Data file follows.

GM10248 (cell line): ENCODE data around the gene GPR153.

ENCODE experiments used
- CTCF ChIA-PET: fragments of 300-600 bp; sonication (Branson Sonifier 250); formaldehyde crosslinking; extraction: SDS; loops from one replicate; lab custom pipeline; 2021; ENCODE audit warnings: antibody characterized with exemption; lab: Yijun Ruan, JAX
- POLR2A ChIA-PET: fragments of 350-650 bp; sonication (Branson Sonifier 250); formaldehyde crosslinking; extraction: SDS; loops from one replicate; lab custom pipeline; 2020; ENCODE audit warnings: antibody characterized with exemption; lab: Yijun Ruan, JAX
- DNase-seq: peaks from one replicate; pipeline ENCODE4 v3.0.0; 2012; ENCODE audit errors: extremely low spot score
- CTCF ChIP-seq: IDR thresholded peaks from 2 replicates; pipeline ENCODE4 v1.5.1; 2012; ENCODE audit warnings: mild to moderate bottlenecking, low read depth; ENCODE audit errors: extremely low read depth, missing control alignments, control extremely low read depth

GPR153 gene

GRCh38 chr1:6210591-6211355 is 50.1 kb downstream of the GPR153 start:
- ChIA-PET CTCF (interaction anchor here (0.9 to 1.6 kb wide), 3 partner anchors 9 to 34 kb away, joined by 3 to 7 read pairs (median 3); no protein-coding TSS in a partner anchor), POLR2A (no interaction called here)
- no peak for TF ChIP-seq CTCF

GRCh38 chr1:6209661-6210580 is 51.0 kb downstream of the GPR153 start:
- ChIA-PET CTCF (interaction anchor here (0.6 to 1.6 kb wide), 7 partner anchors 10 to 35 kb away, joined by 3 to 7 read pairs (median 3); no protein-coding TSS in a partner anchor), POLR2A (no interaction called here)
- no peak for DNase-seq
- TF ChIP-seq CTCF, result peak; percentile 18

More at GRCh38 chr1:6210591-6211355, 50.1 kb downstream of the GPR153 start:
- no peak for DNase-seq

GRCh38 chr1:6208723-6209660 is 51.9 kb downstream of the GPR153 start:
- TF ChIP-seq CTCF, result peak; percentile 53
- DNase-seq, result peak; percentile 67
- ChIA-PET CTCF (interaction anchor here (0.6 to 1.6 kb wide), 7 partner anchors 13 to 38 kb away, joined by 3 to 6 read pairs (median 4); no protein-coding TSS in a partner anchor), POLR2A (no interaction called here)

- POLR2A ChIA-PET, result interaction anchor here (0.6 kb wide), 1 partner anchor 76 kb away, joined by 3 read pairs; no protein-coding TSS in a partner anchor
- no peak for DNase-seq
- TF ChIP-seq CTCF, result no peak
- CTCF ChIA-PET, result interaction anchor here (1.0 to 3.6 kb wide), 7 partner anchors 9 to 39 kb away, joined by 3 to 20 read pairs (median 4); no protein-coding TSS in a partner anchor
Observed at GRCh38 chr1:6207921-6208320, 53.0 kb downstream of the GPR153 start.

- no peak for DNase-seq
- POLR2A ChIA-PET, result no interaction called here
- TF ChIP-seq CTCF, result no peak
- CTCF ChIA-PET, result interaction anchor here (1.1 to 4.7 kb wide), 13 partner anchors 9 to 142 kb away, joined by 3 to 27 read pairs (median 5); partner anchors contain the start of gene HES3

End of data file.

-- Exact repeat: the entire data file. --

GM10248 (cell line): ENCODE data around the gene GPR153.

ENCODE experiments used
- CTCF ChIA-PET: fragments of 300-600 bp; sonication (Branson Sonifier 250); formaldehyde crosslinking; extraction: SDS; loops from one replicate; lab custom pipeline; 2021; ENCODE audit warnings: antibody characterized with exemption; lab: Yijun Ruan, JAX
- POLR2A ChIA-PET: fragments of 350-650 bp; sonication (Branson Sonifier 250); formaldehyde crosslinking; extraction: SDS; loops from one replicate; lab custom pipeline; 2020; ENCODE audit warnings: antibody characterized with exemption; lab: Yijun Ruan, JAX
- DNase-seq: peaks from one replicate; pipeline ENCODE4 v3.0.0; 2012; ENCODE audit errors: extremely low spot score
- CTCF ChIP-seq: IDR thresholded peaks from 2 replicates; pipeline ENCODE4 v1.5.1; 2012; ENCODE audit warnings: mild to moderate bottlenecking, low read depth; ENCODE audit errors: extremely low read depth, missing control alignments, control extremely low read depth

GPR153 gene

GRCh38 chr1:6210591-6211355 is 50.1 kb downstream of the GPR153 start:
- ChIA-PET CTCF (interaction anchor here (0.9 to 1.6 kb wide), 3 partner anchors 9 to 34 kb away, joined by 3 to 7 read pairs (median 3); no protein-coding TSS in a partner anchor), POLR2A (no interaction called here)
- no peak for TF ChIP-seq CTCF

GRCh38 chr1:6209661-6210580 is 51.0 kb downstream of the GPR153 start:
- ChIA-PET CTCF (interaction anchor here (0.6 to 1.6 kb wide), 7 partner anchors 10 to 35 kb away, joined by 3 to 7 read pairs (median 3); no protein-coding TSS in a partner anchor), POLR2A (no interaction called here)
- no peak for DNase-seq
- TF ChIP-seq CTCF, result peak; percentile 18

More at GRCh38 chr1:6210591-6211355, 50.1 kb downstream of the GPR153 start:
- no peak for DNase-seq

GRCh38 chr1:6208723-6209660 is 51.9 kb downstream of the GPR153 start:
- TF ChIP-seq CTCF, result peak; percentile 53
- DNase-seq, result peak; percentile 67
- ChIA-PET CTCF (interaction anchor here (0.6 to 1.6 kb wide), 7 partner anchors 13 to 38 kb away, joined by 3 to 6 read pairs (median 4); no protein-coding TSS in a partner anchor), POLR2A (no interaction called here)

- POLR2A ChIA-PET, result interaction anchor here (0.6 kb wide), 1 partner anchor 76 kb away, joined by 3 read pairs; no protein-coding TSS in a partner anchor
- no peak for DNase-seq
- TF ChIP-seq CTCF, result no peak
- CTCF ChIA-PET, result interaction anchor here (1.0 to 3.6 kb wide), 7 partner anchors 9 to 39 kb away, joined by 3 to 20 read pairs (median 4); no protein-coding TSS in a partner anchor
Observed at GRCh38 chr1:6207921-6208320, 53.0 kb downstream of the GPR153 start.

- no peak for DNase-seq
- POLR2A ChIA-PET, result no interaction called here
- TF ChIP-seq CTCF, result no peak
- CTCF ChIA-PET, result interaction anchor here (1.1 to 4.7 kb wide), 13 partner anchors 9 to 142 kb away, joined by 3 to 27 read pairs (median 5); partner anchors contain the start of gene HES3